Stephen Morris completed 10 of his 18 passes during the 2014 Senior Bowl, which isn’t great, but it’s certainly not crippling either. However, all the scouts will likely remember are his two interceptions.
The bad news for the former Miami quarterback is his stock for the upcoming NFL draft wasn't exactly at a Teddy Bridgewater level heading into the Senior Bowl. He missed a golden opportunity to showcase to NFL teams just what he is capable of while playing with elite talent.
It would almost be appropriate to view Morris’ up-and-down Senior Bowl performance as something of a metaphor for his entire career. He arrived at Miami as a generally unheralded 3-star prospect (per Scout.com) and the 61st-ranked quarterback in his class alone.
However, he earned significant playing time in the second half of his freshman season and had moments where it looked like he was putting it all together early. Yet, he was never able to lead the Hurricanes to a season that included fewer than four losses, including in the senior campaign he just finished up.
If anything, the Morris era at Miami will be defined by the NCAA sanctions the program had to deal with, which were of course no fault of his own.
Morris finished his career with 7,896 passing yards and 49 touchdowns. His best season from an individual standpoint was his junior year (3,345 yards passing and 21 touchdown passes), but interceptions and mistakes often cost him and the Hurricanes at the biggest moments.
Would you want your favorite team to use a late draft pick on Morris?
He was robbed of a chance to play in the ACC Championship Game and a bowl game as a junior because of self-imposed sanctions, but he struggled mightily in the Russell Athletic Bowl against Bridgewater and Louisville this year. Miami was also sitting pretty at 7-0 as a dark horse in the national championship picture before it lost three November games in a row.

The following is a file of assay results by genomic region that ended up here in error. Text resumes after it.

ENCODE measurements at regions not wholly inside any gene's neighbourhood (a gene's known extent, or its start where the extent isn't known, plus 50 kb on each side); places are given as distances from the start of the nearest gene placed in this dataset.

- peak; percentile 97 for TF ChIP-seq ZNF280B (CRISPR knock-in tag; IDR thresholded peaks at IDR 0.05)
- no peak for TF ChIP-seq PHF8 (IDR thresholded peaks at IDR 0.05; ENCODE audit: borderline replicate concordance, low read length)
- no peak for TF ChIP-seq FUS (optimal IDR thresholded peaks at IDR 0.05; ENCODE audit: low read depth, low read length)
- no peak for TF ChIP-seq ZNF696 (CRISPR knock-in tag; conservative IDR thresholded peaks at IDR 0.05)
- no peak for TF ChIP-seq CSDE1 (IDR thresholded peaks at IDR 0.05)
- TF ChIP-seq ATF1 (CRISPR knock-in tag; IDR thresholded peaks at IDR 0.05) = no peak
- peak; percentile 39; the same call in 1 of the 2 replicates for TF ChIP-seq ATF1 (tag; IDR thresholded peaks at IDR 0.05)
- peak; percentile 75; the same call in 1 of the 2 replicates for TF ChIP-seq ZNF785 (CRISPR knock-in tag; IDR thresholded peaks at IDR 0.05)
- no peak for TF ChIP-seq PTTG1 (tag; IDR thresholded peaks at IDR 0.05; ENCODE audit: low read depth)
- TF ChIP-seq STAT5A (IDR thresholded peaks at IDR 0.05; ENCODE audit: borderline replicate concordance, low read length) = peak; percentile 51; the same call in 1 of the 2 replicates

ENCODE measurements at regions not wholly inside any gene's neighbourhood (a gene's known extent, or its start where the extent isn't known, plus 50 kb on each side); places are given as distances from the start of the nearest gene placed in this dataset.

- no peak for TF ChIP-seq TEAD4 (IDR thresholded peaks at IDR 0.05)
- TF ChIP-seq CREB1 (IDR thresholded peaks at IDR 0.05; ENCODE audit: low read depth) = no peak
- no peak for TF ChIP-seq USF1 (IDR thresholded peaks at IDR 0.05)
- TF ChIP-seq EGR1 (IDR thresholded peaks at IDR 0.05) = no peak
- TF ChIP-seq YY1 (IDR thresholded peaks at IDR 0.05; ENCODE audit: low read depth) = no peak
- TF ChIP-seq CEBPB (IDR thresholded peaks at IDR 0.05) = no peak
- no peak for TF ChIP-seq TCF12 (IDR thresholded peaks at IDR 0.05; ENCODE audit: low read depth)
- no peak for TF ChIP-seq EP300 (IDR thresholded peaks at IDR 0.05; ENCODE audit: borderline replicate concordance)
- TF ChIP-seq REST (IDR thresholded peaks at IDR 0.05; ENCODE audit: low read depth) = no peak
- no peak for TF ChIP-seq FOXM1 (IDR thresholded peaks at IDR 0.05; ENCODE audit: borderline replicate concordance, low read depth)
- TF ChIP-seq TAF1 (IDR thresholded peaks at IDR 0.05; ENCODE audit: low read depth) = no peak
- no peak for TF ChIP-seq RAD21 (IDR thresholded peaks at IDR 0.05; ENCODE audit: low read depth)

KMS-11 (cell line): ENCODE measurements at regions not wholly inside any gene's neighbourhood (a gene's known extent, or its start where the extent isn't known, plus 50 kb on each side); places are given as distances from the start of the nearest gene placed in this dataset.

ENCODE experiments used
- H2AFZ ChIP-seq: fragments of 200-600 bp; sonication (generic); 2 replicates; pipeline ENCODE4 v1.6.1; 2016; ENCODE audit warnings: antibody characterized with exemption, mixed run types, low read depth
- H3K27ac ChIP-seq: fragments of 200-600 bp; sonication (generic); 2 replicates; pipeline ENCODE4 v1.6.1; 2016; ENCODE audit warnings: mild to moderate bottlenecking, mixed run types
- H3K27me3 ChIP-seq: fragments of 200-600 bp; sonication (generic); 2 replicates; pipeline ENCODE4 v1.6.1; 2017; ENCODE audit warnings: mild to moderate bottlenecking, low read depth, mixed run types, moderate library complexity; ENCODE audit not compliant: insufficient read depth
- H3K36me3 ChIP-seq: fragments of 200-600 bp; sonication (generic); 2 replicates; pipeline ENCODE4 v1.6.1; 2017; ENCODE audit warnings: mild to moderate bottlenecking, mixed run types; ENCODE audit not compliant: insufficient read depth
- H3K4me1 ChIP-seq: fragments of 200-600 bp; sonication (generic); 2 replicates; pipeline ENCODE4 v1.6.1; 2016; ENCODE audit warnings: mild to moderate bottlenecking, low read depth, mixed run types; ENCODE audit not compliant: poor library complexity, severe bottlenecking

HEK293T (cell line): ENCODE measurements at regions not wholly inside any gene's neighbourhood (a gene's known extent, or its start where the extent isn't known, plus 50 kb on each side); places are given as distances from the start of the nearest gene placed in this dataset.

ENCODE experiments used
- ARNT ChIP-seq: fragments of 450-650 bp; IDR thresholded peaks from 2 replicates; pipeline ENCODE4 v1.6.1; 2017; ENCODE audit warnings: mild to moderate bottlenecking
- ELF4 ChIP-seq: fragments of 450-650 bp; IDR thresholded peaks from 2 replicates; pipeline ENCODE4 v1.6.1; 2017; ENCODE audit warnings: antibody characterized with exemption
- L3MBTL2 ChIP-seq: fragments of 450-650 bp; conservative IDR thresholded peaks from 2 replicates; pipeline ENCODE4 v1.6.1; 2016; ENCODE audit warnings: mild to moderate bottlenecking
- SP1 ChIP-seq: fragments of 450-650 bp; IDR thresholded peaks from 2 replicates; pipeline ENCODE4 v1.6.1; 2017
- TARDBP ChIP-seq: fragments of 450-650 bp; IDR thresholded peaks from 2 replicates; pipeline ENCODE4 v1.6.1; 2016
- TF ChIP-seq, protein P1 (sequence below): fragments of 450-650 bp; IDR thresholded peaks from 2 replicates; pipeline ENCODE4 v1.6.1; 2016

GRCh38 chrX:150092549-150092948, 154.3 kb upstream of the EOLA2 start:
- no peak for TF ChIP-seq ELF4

That’s why the Senior Bowl was so important to Morris’ tenuous draft stock. He had moments of brilliance as a collegiate quarterback but never did enough to shine on the big stage and wow scouts. He also dealt with injuries during much of his time at Miami.
Heading into the Senior Bowl, Morris was more than comfortable putting his reputation as a draft prospect on the line (per Omar Kelly of the Sun Sentinel):
Watch me now. Watch what I'm doing now. This is the first time I've been healthy in a long time. I never use injuries as an excuse. When they happen you just have to play with it. But for all those people saying [I'm inconsistent] just watch me now.
Those comments would have looked great had he performed at a consistent level during the Senior Bowl. However, 89 yards and two interceptions behind less than five yards a completion and zero touchdowns aren’t going to cut it for someone who was a question mark heading into the process.
Doug Lancy of NFLDraft101.com was not impressed with how Morris stacked up against the other quarterbacks there:
Ranking the Senior Bowl QBs: 1) Derek Carr, 2) Jimmy Garoppolo, 3) David Fales, 4) Tajh Boyd, 5) Logan Thomas, 6) Stephen Morris— Doug Lancy (@draft101) January 25, 2014
Kelly of the Sun Sentinel summarized the good and the bad that would come with drafting Morris:
Stephen Morris can deliver a 15-yard out-route on a rope, and float a catchable pass 40-yards downfield as if the football were inflated with helium.
The 36-game starter at the University of Miami throws a football as well as any quarterback in the 2014 draft class. Problem is his accuracy isn't always sharp.
His consistency is lacking, and for Morris to meet his football potential he'll need to straighten out those issues.
Unfortunately for Morris, he didn’t straighten those issues out during the Senior Bowl.